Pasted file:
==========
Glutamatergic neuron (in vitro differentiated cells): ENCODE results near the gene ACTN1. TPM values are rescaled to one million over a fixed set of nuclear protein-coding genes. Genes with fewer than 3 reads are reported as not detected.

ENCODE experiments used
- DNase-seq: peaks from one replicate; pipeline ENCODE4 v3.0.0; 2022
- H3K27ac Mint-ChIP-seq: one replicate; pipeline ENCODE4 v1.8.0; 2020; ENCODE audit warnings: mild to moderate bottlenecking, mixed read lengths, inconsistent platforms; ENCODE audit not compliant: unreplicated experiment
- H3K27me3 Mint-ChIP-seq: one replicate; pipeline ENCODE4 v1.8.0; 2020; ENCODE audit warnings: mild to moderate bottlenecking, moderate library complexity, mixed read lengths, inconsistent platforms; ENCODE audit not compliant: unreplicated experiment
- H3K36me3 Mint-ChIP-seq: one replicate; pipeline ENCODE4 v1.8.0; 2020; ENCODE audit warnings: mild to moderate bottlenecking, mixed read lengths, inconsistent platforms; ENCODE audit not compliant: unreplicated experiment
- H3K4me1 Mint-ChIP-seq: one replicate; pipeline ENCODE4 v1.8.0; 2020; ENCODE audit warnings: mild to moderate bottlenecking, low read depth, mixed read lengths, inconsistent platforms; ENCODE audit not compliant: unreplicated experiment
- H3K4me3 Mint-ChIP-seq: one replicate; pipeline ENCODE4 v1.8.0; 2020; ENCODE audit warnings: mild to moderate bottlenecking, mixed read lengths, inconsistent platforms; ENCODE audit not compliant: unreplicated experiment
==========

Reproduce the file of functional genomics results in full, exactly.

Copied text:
Glutamatergic neuron (in vitro differentiated cells): ENCODE results near the gene ACTN1. TPM values are rescaled to one million over a fixed set of nuclear protein-coding genes. Genes with fewer than 3 reads are reported as not detected.

ENCODE experiments used
- DNase-seq: peaks from one replicate; pipeline ENCODE4 v3.0.0; 2022
- H3K27ac Mint-ChIP-seq: one replicate; pipeline ENCODE4 v1.8.0; 2020; ENCODE audit warnings: mild to moderate bottlenecking, mixed read lengths, inconsistent platforms; ENCODE audit not compliant: unreplicated experiment
- H3K27me3 Mint-ChIP-seq: one replicate; pipeline ENCODE4 v1.8.0; 2020; ENCODE audit warnings: mild to moderate bottlenecking, moderate library complexity, mixed read lengths, inconsistent platforms; ENCODE audit not compliant: unreplicated experiment
- H3K36me3 Mint-ChIP-seq: one replicate; pipeline ENCODE4 v1.8.0; 2020; ENCODE audit warnings: mild to moderate bottlenecking, mixed read lengths, inconsistent platforms; ENCODE audit not compliant: unreplicated experiment
- H3K4me1 Mint-ChIP-seq: one replicate; pipeline ENCODE4 v1.8.0; 2020; ENCODE audit warnings: mild to moderate bottlenecking, low read depth, mixed read lengths, inconsistent platforms; ENCODE audit not compliant: unreplicated experiment
- H3K4me3 Mint-ChIP-seq: one replicate; pipeline ENCODE4 v1.8.0; 2020; ENCODE audit warnings: mild to moderate bottlenecking, mixed read lengths, inconsistent platforms; ENCODE audit not compliant: unreplicated experiment